The federal deficit rose to $984 billion in fiscal year 2019 – the highest in 7 years, according to an estimate released Monday from the Congressional Budget Office.
The CBO’s findings show that government spending increased by around 8 percent, while revenue rose by only 4 percent in the fiscal year 2019.
The increase in revenue was attributed to multiple factors, including rising individual and corporate income taxes as well as customs duties imposed on imports from China.
The increased spending, meanwhile, largely went to mandatory programs like Social Security, Medicare, and Medicaid. Other increases went to the Department of Defense, the Department of Education, and the Department of Veterans Affairs, the CBO said.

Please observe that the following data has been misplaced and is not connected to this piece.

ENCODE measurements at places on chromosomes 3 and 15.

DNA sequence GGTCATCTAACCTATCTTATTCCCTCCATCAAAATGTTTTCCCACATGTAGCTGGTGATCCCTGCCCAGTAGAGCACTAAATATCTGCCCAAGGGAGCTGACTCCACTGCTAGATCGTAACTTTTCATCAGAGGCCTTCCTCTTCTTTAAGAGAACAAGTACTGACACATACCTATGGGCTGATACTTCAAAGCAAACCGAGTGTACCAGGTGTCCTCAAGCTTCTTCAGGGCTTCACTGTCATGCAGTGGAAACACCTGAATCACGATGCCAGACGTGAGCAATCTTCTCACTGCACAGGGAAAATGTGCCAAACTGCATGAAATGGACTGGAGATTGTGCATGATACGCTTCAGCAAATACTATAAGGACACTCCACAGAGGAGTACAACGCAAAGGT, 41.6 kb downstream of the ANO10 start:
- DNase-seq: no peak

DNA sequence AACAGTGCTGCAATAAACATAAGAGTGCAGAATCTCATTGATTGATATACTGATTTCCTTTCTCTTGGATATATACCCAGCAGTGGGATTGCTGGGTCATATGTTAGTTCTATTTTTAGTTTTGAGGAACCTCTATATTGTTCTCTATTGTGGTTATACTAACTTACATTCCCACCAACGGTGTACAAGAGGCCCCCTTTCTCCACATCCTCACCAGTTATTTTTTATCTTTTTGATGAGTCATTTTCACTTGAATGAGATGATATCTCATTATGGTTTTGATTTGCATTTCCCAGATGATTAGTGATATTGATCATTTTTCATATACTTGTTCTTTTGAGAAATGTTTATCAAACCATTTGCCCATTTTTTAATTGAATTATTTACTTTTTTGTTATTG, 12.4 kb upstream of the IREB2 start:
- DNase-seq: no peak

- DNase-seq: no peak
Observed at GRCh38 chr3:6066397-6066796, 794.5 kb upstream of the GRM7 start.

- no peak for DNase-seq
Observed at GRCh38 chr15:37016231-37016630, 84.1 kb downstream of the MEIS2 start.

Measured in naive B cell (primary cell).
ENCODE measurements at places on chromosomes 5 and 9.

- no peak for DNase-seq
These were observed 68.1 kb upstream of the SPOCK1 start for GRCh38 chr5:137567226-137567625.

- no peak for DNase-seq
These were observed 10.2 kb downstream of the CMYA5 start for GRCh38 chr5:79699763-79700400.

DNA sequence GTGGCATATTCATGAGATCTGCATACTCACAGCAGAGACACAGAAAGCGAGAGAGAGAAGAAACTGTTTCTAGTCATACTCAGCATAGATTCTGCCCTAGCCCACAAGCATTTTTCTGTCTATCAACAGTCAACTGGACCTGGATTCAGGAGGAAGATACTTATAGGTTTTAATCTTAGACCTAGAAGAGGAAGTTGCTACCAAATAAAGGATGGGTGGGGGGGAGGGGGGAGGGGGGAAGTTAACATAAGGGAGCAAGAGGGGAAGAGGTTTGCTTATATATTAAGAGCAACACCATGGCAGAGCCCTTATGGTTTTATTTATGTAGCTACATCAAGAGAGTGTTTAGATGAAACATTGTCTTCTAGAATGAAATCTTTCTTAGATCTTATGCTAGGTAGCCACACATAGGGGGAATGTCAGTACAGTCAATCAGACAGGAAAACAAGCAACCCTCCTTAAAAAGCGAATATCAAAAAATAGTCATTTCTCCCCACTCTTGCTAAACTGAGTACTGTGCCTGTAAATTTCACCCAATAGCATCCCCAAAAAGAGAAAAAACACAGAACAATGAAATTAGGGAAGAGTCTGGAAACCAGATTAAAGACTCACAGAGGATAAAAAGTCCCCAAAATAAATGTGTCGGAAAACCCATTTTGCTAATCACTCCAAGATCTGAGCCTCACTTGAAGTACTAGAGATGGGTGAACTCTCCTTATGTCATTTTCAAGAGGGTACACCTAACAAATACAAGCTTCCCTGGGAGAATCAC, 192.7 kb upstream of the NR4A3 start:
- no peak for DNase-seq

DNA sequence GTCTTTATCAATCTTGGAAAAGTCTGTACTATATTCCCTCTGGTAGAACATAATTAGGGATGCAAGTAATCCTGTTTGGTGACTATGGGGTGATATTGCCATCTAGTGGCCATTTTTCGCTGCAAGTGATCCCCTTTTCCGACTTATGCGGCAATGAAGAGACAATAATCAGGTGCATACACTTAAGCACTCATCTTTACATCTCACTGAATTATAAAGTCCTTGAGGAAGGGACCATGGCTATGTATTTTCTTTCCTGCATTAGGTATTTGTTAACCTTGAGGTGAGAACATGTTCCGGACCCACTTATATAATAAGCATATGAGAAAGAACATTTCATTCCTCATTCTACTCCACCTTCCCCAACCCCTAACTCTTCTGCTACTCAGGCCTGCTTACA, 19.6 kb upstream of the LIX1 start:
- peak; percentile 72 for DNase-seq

2019 is the fourth consecutive year in which the deficit increased as a percentage of GDP. The federal deficit has exceeded $1 trillion only four times since the global financial crisis.
During the 2016 campaign, President Trump pledged to tackle the nation’s debt and deficit. When he took office in January 2017, the federal deficit was around $585 billion.
The CBO’s estimate is based on data released from the Daily Treasury Statements, which are issued by the Department of the Treasury. The department will report the actual deficit for fiscal year 2019 later this month.
Earlier this year, the Treasury Department projected the federal deficit would exceed $1 trillion, an increase from $779 billion last year.